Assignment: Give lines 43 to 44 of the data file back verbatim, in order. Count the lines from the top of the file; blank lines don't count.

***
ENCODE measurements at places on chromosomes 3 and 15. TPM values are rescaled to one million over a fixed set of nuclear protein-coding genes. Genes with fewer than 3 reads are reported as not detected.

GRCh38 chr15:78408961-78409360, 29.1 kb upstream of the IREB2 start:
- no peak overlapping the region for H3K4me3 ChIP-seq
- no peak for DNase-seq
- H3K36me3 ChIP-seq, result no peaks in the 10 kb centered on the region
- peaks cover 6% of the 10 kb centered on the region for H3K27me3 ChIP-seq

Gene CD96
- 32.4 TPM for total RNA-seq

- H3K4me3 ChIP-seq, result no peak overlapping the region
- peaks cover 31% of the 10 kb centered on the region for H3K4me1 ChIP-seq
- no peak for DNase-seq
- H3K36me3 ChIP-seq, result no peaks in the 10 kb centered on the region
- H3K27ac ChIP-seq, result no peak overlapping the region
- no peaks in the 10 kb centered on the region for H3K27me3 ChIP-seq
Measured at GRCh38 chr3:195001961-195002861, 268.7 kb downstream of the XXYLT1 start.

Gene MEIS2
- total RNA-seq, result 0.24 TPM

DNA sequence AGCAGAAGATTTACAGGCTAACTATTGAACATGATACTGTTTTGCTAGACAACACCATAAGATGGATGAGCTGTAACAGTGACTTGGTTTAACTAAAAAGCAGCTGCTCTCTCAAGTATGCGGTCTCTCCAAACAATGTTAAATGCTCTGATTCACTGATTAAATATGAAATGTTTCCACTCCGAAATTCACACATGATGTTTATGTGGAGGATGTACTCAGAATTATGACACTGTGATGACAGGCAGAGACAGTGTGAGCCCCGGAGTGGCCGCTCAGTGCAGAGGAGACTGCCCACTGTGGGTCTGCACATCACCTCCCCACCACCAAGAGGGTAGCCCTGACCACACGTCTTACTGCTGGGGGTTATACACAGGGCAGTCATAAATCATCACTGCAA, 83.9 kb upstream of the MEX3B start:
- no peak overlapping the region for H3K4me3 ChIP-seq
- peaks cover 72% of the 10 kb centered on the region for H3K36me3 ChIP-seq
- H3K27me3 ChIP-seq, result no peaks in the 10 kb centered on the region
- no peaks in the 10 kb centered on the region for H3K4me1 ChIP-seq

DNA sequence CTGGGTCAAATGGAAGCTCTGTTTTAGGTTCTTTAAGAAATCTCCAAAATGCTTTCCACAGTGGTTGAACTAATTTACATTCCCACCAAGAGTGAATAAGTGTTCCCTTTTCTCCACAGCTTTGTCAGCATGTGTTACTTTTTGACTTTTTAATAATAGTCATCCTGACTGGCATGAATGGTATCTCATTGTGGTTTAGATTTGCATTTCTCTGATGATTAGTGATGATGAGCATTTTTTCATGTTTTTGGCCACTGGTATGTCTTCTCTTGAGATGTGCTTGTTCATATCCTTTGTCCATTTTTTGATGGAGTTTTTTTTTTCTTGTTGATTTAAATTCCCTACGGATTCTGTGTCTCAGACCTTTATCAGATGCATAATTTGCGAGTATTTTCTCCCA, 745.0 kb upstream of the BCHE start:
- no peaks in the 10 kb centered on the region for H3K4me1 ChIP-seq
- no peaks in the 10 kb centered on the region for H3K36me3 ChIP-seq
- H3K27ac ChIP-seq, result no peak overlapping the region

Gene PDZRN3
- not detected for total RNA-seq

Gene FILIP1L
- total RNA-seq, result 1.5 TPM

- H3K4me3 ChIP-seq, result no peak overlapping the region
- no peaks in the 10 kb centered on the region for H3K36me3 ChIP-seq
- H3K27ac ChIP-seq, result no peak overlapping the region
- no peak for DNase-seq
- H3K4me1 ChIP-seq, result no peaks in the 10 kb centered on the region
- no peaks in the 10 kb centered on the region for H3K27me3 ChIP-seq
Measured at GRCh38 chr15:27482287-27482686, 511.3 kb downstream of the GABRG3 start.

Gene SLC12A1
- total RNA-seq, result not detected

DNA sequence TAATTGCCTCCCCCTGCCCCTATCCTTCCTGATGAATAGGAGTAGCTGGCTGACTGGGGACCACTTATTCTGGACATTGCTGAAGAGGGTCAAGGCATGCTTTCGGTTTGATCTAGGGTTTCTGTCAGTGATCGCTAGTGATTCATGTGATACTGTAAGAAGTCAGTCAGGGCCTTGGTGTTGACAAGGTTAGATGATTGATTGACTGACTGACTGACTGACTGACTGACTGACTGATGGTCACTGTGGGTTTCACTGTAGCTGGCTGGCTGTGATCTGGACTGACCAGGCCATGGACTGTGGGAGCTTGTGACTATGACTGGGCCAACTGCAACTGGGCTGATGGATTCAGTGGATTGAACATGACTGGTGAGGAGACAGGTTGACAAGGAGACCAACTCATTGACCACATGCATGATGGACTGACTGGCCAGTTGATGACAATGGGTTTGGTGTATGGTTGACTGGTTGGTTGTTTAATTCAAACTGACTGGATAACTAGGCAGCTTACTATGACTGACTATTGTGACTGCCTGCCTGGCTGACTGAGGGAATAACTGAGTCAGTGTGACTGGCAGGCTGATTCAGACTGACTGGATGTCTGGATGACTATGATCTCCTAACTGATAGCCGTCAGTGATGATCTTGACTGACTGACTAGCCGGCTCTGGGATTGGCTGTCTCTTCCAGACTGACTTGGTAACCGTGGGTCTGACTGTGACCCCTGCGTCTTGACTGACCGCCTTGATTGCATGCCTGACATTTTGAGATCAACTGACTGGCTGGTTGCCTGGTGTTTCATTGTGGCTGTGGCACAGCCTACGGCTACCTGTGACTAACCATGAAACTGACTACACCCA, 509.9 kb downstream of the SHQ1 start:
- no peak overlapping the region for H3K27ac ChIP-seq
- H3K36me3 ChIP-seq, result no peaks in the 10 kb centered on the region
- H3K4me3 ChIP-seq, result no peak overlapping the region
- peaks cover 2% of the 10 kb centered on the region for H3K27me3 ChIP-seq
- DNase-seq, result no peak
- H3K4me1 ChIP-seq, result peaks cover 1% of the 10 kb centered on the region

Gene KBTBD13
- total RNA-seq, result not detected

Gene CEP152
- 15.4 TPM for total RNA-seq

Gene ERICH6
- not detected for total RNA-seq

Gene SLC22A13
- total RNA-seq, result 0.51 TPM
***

- H3K4me3 ChIP-seq, result no peak overlapping the region
- peaks cover 2% of the 10 kb centered on the region for H3K27me3 ChIP-seq